Maryland: Maryland faces a budget surplus of $450 million as well as a surplus of tax cut proposals. Gov. Larry Hogan's plan would accelerate a scheduled increase in the state's Earned Income Tax Credit (EITC), a smart policy that delivers assistance to the low-income working families who need it most and are most likely to put the money back into the economy. But Hogan's EITC proposal accounts for just $16 million of his $480 million plan. Much of the rest is either unfocused, like the $100 million tax exemption for elderly Marylanders regardless of their need, or unproductive, like the easily abused 10-year tax hiatus for certain manufacturers. Meanwhile, others in the state have recently called for regressive and costly cuts to the corporate income tax and estate tax.

New York: Tax cut debates are active in New York as well. Gov. Andrew Cuomo has proposed tripling (from 5 percent to 15 percent) a tax exemption on "pass-through" income earned by businesses that pay personal income tax instead of corporate income tax. His plan would also expand eligibility for that exemption to include more businesses and would eventually lower the tax rate paid on that income to 4 percent. Meanwhile local entities, including New York City, feel the state has already gone too far in pushing costs onto the local level, a development that has contributed to high local property taxes. Those local officials are pushing for the state to find ways to increase its investments in local communities and statewide infrastructure. In fact, the mayor of Syracuse is advocating for tax increases on New York's wealthiest residents to fund a better system of aid to local schools.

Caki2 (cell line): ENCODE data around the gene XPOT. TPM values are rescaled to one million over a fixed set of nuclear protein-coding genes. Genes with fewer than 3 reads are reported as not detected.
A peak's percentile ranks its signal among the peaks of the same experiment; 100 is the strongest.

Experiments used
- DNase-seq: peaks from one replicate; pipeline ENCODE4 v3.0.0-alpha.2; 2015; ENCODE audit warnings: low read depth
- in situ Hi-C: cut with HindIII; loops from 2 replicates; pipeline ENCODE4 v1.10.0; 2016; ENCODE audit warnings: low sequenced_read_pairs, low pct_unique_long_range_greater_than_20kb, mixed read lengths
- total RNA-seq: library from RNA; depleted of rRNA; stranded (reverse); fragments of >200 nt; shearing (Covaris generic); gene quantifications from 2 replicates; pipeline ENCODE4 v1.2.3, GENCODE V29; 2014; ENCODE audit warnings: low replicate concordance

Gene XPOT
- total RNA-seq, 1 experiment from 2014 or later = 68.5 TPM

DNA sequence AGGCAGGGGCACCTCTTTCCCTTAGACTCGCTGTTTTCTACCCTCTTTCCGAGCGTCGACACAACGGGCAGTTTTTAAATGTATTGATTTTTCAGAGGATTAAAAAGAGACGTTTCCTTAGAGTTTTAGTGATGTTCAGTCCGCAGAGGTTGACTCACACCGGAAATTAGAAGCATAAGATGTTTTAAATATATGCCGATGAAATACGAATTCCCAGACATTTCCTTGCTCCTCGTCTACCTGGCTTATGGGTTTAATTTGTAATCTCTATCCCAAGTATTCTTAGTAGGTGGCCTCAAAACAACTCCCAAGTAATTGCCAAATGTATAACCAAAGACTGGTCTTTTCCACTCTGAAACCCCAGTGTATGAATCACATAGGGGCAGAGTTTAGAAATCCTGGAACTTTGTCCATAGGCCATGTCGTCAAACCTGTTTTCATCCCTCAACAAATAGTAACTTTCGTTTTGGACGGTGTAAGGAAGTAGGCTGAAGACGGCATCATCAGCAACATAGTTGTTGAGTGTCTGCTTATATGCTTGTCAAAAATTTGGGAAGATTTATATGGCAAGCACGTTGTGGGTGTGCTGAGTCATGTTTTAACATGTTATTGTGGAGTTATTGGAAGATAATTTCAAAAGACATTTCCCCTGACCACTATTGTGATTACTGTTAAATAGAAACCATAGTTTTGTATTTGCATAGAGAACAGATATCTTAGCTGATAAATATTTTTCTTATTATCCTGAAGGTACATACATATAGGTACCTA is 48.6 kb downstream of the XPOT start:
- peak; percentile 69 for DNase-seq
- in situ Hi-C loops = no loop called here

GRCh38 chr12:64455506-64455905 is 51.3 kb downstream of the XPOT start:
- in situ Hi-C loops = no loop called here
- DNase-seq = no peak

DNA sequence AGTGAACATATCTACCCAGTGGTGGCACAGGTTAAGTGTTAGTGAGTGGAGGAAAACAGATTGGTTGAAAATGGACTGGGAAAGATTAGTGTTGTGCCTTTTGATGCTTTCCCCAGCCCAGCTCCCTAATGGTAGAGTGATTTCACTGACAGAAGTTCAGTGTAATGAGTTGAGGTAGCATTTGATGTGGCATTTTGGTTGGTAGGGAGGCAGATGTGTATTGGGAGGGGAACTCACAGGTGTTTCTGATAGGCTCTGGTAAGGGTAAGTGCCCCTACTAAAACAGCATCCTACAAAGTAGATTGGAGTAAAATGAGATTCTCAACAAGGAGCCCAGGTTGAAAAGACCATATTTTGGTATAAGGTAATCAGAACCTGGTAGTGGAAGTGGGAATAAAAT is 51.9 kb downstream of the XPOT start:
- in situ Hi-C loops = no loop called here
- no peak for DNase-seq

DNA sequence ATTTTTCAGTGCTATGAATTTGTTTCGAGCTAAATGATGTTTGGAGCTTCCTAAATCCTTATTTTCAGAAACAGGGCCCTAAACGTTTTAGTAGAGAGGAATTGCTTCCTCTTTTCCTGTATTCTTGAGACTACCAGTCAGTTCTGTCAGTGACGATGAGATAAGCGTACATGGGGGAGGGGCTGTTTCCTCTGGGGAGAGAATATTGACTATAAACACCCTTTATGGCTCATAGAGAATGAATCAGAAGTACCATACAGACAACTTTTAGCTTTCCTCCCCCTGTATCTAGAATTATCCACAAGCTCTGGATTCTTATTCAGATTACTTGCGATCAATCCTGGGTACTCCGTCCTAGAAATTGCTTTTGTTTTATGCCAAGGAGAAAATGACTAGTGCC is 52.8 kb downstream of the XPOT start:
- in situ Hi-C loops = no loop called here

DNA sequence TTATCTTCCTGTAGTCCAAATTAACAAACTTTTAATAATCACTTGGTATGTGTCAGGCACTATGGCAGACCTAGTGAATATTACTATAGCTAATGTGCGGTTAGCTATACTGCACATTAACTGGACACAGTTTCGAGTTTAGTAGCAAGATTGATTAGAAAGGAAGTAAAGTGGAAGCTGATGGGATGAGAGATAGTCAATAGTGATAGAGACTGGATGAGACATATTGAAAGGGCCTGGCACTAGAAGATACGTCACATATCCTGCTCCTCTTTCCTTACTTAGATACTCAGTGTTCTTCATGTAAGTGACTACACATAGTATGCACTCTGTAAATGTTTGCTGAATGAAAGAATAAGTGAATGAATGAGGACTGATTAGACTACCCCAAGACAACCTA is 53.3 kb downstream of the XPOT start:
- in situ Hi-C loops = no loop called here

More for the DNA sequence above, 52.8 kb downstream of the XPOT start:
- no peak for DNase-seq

Virginia: Virginia's Gov. Terry McAuliffe, too, is proposing tax cuts (PDF). His proposed package includes removing businesses with sales between $2.5 million and $25 million from the state's accelerated sales tax; reducing the corporate income tax rate from 6 percent to 5.75 percent; increasing income tax exemptions; increasing existing tax credits for angel investors, research and development, and neighborhood assistance; and creating three new credits. The largest piece of the proposal is the corporate tax cut, a change that will reduce funding available for vital public services, primarily benefit large profitable corporations, and have negligible effects at best on Virginia's economy.

Other states to watch: Minnesota, another state currently enjoying a surplus, may see tax cut efforts but as in New York there will be strong competition from others who feel the state has more pressing needs to address such as broadband access, transportation, and career and technical education. In Ohio, where some major tax cuts enacted in recent years are only now taking effect, some lawmakers may push to reduce taxes even further. Rhode Island is another state where there may be efforts to slash taxes on its wealthiest residents this year, similar to a push that took place last year (PDF).

Trigger Warning

Putting our state tax systems on cruise control might sound like a nice idea, but the reality is very different. Imagine if our cars automatically let a little bit of air out of the tires each time we sped up. Before long, we'd all be driving on flats and would have no way to get back up to speed after a slowdown (not to mention the state our roads would be in!). Yet that's what policymakers in many states are proposing to do to their tax systems by implementing automatic tax cut "triggers" that reduce taxes whenever economic tailwinds give the state a boost. Such trigger proposals hamper states' ability to save for the inevitable rainy day, and leave their budgets even further underwater when that day does come (not to mention the state their roads will be in!).